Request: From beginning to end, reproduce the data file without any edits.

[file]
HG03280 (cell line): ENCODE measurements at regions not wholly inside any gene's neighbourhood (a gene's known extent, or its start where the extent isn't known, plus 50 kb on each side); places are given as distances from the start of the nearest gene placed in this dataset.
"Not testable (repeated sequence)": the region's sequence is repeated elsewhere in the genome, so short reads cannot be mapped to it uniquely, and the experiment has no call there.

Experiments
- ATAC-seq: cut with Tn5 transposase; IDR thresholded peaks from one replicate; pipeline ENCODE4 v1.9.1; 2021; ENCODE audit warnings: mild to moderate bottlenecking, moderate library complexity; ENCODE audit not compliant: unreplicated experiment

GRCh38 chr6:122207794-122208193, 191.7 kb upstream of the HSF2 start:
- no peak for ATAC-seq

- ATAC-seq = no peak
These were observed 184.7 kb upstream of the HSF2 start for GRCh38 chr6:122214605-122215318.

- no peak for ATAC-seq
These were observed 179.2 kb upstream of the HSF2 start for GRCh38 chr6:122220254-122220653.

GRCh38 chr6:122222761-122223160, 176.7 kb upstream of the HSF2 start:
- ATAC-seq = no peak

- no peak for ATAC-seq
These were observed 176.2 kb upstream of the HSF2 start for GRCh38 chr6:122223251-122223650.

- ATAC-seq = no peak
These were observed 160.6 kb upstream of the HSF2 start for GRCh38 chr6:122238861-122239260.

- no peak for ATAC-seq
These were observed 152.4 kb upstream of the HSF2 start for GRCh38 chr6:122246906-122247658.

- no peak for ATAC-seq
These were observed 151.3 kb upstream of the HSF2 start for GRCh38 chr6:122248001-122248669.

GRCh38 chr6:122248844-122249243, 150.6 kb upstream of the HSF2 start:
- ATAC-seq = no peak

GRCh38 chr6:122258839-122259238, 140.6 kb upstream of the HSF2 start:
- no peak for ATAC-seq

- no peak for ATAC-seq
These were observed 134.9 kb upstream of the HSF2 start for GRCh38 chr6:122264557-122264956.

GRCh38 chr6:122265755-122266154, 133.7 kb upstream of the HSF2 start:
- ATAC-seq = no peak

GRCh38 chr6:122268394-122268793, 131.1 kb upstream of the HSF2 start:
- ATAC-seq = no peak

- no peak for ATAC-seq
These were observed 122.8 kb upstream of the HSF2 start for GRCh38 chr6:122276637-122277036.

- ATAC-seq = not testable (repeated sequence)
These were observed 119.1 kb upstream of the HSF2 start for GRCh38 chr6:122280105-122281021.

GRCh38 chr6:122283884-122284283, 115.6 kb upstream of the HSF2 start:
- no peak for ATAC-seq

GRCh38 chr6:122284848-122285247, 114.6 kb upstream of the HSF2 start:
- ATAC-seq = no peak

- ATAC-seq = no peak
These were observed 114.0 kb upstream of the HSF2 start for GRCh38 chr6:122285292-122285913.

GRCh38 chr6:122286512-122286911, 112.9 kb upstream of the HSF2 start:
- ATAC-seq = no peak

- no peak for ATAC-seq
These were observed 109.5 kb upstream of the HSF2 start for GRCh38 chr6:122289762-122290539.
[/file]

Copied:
HG03280 (cell line): ENCODE measurements at regions not wholly inside any gene's neighbourhood (a gene's known extent, or its start where the extent isn't known, plus 50 kb on each side); places are given as distances from the start of the nearest gene placed in this dataset.
"Not testable (repeated sequence)": the region's sequence is repeated elsewhere in the genome, so short reads cannot be mapped to it uniquely, and the experiment has no call there.

Experiments
- ATAC-seq: cut with Tn5 transposase; IDR thresholded peaks from one replicate; pipeline ENCODE4 v1.9.1; 2021; ENCODE audit warnings: mild to moderate bottlenecking, moderate library complexity; ENCODE audit not compliant: unreplicated experiment

GRCh38 chr6:122207794-122208193, 191.7 kb upstream of the HSF2 start:
- no peak for ATAC-seq

- ATAC-seq = no peak
These were observed 184.7 kb upstream of the HSF2 start for GRCh38 chr6:122214605-122215318.

- no peak for ATAC-seq
These were observed 179.2 kb upstream of the HSF2 start for GRCh38 chr6:122220254-122220653.

GRCh38 chr6:122222761-122223160, 176.7 kb upstream of the HSF2 start:
- ATAC-seq = no peak

- no peak for ATAC-seq
These were observed 176.2 kb upstream of the HSF2 start for GRCh38 chr6:122223251-122223650.

- ATAC-seq = no peak
These were observed 160.6 kb upstream of the HSF2 start for GRCh38 chr6:122238861-122239260.

- no peak for ATAC-seq
These were observed 152.4 kb upstream of the HSF2 start for GRCh38 chr6:122246906-122247658.

- no peak for ATAC-seq
These were observed 151.3 kb upstream of the HSF2 start for GRCh38 chr6:122248001-122248669.

GRCh38 chr6:122248844-122249243, 150.6 kb upstream of the HSF2 start:
- ATAC-seq = no peak

GRCh38 chr6:122258839-122259238, 140.6 kb upstream of the HSF2 start:
- no peak for ATAC-seq

- no peak for ATAC-seq
These were observed 134.9 kb upstream of the HSF2 start for GRCh38 chr6:122264557-122264956.

GRCh38 chr6:122265755-122266154, 133.7 kb upstream of the HSF2 start:
- ATAC-seq = no peak

GRCh38 chr6:122268394-122268793, 131.1 kb upstream of the HSF2 start:
- ATAC-seq = no peak

- no peak for ATAC-seq
These were observed 122.8 kb upstream of the HSF2 start for GRCh38 chr6:122276637-122277036.

- ATAC-seq = not testable (repeated sequence)
These were observed 119.1 kb upstream of the HSF2 start for GRCh38 chr6:122280105-122281021.

GRCh38 chr6:122283884-122284283, 115.6 kb upstream of the HSF2 start:
- no peak for ATAC-seq

GRCh38 chr6:122284848-122285247, 114.6 kb upstream of the HSF2 start:
- ATAC-seq = no peak

- ATAC-seq = no peak
These were observed 114.0 kb upstream of the HSF2 start for GRCh38 chr6:122285292-122285913.

GRCh38 chr6:122286512-122286911, 112.9 kb upstream of the HSF2 start:
- ATAC-seq = no peak

- no peak for ATAC-seq
These were observed 109.5 kb upstream of the HSF2 start for GRCh38 chr6:122289762-122290539.